Rap #1: A super-good fixed chockstone slung (I could not beat it out) and 2 fixed hexes with Kevlar cord (I beat them in well). They are equalized on green and black webbing to a welded steel ring and rapid link. This is BOMBER! Climb down to this (5.7) and belay down your partner, then rap 65' to another fixed station. The rope will pull easily. EDIT: This is now a 2 bolt anchor and I don't know who placed them. The hexes remain in the crack, but the webbing is all cut.

Rap #2: The next station is cable swaged onto a 2 fixed pins and a good fixed stopper (I just replaced the stopper and and some of the webbing, but the second [piece] should be replaced (redundant to the cable). Rap from the two fixed biners here (1 is a locker) down maybe 70' to a pair of bolts/lap-links on the left side of the huge arete. EDIT: The cord on this might need replaced, take some with you.

Rap #3: Rap 115' (you need a 70m rope or 2 ropes to avoid 'adventure') to a big ledge with a fixed rap on a huge flake.

Rap #4: Rap 115' to the ground off of a fixed cable and sling with [rings]. The sling is trash and needs to be replaced, but I was out of replacement webbing. Sorry.


Lots of runners and a good selection of stoppers with *at least* doubles from BD#8-12, plus a set of cams to 2.5". This way the top "OW crux is off of funky small stoppers in a horizontal. Unless you want to haul up a 5-6" piece the whole way up there for the top pitch, this is what I [recommend]...If you want to sew up the whole thing, you'll need several wide pieces for the top (mostly easy) and a #4.5 Camalot for the crux, at which point the route is no longer S. Competent 5.10 leaders will not probably want to bother with wide pro at all and will elect for a light rack.


Greg Sievers
Bozeman, MT
Greg Sievers   Bozeman, MT
This really is a fine route, after you goat hump your way up and around the chockstones of the first pitch. I agree that the dihedral pitch is outstanding! It's a real kick to look down a 5.9 and see you rope dangling away from the wall, thru your draws. The last pitch of OW can be avoided by jaming up into it then traversing out right on a small edge/ledge. This will also facilitate you finding the 1st rappel station. Be careful, it's slippery out there. I thought I remembered 3 fairly direct, plumb, raps to the ground, on good anchors. Yes, avoid the walk off, by all means. Aug 31, 2005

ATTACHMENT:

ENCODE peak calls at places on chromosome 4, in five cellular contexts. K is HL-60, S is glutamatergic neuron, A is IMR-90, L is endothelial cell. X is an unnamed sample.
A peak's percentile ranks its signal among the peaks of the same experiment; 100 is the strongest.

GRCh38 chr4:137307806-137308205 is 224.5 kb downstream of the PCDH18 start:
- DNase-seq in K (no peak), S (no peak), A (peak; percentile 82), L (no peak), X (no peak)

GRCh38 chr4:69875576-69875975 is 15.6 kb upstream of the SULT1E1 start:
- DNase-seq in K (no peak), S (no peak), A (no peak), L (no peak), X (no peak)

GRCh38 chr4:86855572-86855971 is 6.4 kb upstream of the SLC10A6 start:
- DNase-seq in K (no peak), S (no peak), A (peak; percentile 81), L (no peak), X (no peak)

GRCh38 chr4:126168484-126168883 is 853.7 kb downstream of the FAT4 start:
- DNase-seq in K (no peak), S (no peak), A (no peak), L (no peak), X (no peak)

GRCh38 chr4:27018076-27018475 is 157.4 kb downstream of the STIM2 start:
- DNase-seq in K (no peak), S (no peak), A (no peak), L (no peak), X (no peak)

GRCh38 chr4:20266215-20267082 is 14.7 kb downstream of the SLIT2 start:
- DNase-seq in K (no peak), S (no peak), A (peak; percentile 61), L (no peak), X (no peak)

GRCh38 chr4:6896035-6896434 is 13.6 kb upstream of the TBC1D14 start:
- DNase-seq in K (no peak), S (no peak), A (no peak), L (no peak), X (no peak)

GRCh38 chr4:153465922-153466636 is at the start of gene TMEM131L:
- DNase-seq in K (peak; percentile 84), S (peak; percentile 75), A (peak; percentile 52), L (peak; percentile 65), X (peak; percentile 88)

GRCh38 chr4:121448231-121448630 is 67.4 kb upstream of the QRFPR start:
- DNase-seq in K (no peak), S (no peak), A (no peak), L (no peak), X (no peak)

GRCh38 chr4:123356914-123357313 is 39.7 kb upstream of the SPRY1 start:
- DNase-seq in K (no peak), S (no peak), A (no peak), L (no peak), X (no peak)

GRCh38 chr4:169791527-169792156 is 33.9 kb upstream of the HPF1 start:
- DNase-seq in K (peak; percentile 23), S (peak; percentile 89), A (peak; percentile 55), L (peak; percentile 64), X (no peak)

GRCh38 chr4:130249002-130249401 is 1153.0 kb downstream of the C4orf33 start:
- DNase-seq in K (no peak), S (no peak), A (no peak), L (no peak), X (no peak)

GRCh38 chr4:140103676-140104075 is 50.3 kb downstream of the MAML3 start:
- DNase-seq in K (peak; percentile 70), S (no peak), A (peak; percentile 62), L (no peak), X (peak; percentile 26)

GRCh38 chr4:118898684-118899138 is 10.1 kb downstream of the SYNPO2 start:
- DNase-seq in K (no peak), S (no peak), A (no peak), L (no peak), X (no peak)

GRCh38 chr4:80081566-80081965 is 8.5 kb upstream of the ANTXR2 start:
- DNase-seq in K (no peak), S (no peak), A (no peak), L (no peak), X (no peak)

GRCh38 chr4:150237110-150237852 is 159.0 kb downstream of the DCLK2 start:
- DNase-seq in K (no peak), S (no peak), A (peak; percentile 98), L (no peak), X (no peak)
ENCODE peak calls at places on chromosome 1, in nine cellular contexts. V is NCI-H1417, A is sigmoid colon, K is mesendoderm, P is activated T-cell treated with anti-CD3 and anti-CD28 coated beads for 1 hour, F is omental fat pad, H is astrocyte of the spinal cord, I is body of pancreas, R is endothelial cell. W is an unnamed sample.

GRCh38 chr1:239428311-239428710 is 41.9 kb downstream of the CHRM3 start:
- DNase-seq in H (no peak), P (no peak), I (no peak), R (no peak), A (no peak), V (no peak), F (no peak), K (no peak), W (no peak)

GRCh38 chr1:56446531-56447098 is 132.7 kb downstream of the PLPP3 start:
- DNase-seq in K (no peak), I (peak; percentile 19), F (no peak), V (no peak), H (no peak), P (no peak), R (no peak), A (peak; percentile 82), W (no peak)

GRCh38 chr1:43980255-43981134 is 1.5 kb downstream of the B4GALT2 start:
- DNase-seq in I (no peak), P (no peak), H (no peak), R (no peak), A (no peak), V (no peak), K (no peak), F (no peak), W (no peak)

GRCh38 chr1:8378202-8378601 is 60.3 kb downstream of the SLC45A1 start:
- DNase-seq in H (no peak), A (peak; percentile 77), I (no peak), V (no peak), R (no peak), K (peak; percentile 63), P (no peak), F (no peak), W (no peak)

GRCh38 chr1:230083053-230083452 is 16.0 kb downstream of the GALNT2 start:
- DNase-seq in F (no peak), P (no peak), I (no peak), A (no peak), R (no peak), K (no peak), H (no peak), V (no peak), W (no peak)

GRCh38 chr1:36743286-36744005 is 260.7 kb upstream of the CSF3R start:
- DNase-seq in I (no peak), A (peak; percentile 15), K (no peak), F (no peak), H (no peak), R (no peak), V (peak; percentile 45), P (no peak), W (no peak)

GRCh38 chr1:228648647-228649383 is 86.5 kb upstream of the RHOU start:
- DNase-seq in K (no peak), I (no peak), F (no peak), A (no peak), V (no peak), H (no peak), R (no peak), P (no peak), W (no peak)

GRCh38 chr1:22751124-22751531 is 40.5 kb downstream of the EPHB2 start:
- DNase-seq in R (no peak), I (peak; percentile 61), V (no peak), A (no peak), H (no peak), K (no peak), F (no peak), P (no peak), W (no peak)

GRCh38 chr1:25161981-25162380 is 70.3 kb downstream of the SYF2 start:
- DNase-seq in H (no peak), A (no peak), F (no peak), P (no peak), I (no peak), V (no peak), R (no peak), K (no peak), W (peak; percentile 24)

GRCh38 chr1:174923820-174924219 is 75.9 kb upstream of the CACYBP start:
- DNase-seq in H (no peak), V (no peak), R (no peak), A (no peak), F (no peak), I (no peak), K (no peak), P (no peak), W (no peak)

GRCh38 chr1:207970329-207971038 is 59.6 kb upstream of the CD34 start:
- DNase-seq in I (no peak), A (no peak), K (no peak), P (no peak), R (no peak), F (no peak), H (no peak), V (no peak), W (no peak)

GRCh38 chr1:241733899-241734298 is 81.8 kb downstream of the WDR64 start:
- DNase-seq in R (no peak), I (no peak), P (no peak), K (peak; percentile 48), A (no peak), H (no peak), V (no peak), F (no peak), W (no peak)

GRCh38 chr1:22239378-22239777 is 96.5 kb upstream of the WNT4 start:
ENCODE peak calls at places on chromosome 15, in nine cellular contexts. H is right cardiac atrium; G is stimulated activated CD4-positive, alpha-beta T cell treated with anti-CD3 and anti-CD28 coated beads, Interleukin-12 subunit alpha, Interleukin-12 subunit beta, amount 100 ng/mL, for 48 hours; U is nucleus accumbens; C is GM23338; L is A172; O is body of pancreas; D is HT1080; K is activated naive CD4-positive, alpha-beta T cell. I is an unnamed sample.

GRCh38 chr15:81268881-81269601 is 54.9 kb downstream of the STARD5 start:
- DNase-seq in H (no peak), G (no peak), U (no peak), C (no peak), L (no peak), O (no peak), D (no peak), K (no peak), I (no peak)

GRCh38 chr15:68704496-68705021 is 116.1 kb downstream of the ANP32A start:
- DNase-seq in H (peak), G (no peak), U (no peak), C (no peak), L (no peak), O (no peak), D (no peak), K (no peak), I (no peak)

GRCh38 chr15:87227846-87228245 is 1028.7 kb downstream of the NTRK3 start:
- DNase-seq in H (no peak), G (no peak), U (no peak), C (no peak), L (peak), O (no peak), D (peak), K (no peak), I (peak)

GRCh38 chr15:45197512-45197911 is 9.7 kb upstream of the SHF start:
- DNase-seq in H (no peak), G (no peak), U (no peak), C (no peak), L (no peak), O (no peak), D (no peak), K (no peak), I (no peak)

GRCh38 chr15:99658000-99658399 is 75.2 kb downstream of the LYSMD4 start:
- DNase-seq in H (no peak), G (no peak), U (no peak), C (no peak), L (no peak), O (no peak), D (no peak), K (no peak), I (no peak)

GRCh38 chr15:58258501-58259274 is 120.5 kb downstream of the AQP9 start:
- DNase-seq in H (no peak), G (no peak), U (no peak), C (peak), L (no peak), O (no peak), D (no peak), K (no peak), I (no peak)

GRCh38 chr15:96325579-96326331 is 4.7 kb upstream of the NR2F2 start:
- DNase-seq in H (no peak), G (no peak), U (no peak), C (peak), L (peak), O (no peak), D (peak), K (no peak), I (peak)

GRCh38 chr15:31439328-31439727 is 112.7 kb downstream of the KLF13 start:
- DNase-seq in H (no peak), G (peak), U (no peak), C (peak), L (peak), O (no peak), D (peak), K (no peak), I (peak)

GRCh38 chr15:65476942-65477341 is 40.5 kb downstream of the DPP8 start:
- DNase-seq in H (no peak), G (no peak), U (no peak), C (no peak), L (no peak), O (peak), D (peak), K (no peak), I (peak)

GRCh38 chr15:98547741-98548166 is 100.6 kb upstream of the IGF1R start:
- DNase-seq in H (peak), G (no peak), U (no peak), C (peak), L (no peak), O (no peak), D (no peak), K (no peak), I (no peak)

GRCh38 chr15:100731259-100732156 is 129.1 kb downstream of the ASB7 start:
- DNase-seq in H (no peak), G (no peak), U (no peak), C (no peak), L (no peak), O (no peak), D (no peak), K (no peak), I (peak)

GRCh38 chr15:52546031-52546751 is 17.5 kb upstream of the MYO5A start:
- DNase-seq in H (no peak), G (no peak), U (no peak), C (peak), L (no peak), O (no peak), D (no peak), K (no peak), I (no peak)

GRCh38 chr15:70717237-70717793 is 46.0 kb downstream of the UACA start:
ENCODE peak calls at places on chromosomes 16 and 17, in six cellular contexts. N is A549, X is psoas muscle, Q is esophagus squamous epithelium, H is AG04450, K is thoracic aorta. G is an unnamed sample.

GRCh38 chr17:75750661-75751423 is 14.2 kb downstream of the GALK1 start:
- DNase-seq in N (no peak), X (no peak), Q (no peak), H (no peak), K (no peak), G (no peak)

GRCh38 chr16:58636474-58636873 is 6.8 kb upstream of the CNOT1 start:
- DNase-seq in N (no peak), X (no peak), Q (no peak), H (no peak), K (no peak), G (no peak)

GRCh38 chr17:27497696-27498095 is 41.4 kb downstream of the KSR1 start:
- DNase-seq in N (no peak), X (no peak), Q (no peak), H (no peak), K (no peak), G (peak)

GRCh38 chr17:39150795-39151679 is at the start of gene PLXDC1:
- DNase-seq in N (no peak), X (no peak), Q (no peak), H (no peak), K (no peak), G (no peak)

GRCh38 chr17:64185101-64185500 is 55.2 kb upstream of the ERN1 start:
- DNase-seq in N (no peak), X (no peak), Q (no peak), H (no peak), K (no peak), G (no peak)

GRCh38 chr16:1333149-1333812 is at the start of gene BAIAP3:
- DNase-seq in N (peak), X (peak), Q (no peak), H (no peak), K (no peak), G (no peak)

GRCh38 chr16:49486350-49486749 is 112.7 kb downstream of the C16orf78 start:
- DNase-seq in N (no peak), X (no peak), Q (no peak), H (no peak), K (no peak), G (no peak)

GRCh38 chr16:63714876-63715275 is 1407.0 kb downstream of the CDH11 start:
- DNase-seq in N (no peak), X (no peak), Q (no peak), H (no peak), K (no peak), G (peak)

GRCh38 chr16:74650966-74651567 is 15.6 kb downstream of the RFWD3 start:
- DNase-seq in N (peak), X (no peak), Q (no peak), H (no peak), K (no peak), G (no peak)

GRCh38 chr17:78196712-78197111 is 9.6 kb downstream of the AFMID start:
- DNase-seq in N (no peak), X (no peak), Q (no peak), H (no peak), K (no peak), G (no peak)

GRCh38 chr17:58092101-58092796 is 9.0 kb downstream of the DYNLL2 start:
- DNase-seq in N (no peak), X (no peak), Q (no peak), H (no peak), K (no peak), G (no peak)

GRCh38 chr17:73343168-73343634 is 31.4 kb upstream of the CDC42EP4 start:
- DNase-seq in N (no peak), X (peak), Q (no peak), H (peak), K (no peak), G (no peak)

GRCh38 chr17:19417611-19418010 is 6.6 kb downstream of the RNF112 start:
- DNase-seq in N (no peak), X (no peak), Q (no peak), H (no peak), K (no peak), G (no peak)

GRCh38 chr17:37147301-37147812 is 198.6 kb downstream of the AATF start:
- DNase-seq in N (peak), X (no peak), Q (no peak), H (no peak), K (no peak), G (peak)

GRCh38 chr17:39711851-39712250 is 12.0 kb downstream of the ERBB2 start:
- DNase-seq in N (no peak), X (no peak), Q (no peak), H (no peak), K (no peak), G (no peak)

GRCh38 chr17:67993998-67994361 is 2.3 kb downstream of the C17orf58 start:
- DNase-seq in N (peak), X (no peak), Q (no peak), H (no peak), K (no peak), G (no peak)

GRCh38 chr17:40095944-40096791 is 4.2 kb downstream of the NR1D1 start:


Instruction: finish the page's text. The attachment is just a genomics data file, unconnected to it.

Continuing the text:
doug haller
Boulder, CO
doug haller   Boulder, CO
Definitely consider avoiding P1 of Stromboli. It is a caving experience through gaps between large chockstones.

A nice route if you want to avoid the crowds on Meeker and the Diamond.

Final pitch: #5 Cam worth its weight on this pitch.
Prepare to sling chockstones regardless of how many large cams you carry.
According to Gillett and Rossiter, the roof about 40-50' up the final pitch can be avoided by moving left. My partner's comment - going left looks sketchy, runout, and poorly protected.

We did the direct finish. The direct finish is actually easier than the first 40-50 feet if you avoid tunnel vision and look for alternatives. If you want specific details, email me. Jul 23, 2016
A very fun, physical route that would be a famous classic if it were just a couple of pitches longer. We broke the long pitch in two for rack reasons, and it was very pleasant this way. I brought a single old-school #4.5 Camalot for the final pitch (equivalent to today's #5 C4) and placed or bumped it three or four times on the 40-foot crux, supplementing with slung chockstones and one or two small pieces. Done this way, the wide pitch is well-protected, fun, and should not be avoided (and you only need one big piece). Note that the alternative first pitch (the good hand crack and roof traverse left of Stromboli) can be quite wet, even in the middle of a dry summer, but the pro is good for the hard parts.

I dropped a #2 Camalot on the last pitch that someone may find on a ledge up there. If so, my partner would be very grateful to get it back! Jul 15, 2018